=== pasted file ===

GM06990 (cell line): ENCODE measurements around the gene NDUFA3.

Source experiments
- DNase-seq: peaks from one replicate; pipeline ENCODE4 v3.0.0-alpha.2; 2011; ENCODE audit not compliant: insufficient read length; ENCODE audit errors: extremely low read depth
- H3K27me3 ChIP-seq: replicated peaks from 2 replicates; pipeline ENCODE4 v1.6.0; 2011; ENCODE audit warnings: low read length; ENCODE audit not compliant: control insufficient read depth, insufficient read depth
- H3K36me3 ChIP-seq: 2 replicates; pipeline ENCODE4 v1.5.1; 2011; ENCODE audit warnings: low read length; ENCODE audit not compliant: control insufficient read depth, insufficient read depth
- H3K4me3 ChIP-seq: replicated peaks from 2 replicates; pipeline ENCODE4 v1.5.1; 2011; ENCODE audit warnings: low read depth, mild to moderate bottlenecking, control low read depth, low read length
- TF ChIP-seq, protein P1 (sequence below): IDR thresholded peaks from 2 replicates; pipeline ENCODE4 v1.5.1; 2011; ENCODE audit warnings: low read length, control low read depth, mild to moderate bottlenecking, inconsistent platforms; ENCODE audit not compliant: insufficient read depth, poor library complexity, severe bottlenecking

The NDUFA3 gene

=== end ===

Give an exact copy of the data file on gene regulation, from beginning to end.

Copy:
GM06990 (cell line): ENCODE measurements around the gene NDUFA3.

Source experiments
- DNase-seq: peaks from one replicate; pipeline ENCODE4 v3.0.0-alpha.2; 2011; ENCODE audit not compliant: insufficient read length; ENCODE audit errors: extremely low read depth
- H3K27me3 ChIP-seq: replicated peaks from 2 replicates; pipeline ENCODE4 v1.6.0; 2011; ENCODE audit warnings: low read length; ENCODE audit not compliant: control insufficient read depth, insufficient read depth
- H3K36me3 ChIP-seq: 2 replicates; pipeline ENCODE4 v1.5.1; 2011; ENCODE audit warnings: low read length; ENCODE audit not compliant: control insufficient read depth, insufficient read depth
- H3K4me3 ChIP-seq: replicated peaks from 2 replicates; pipeline ENCODE4 v1.5.1; 2011; ENCODE audit warnings: low read depth, mild to moderate bottlenecking, control low read depth, low read length
- TF ChIP-seq, protein P1 (sequence below): IDR thresholded peaks from 2 replicates; pipeline ENCODE4 v1.5.1; 2011; ENCODE audit warnings: low read length, control low read depth, mild to moderate bottlenecking, inconsistent platforms; ENCODE audit not compliant: insufficient read depth, poor library complexity, severe bottlenecking

The NDUFA3 gene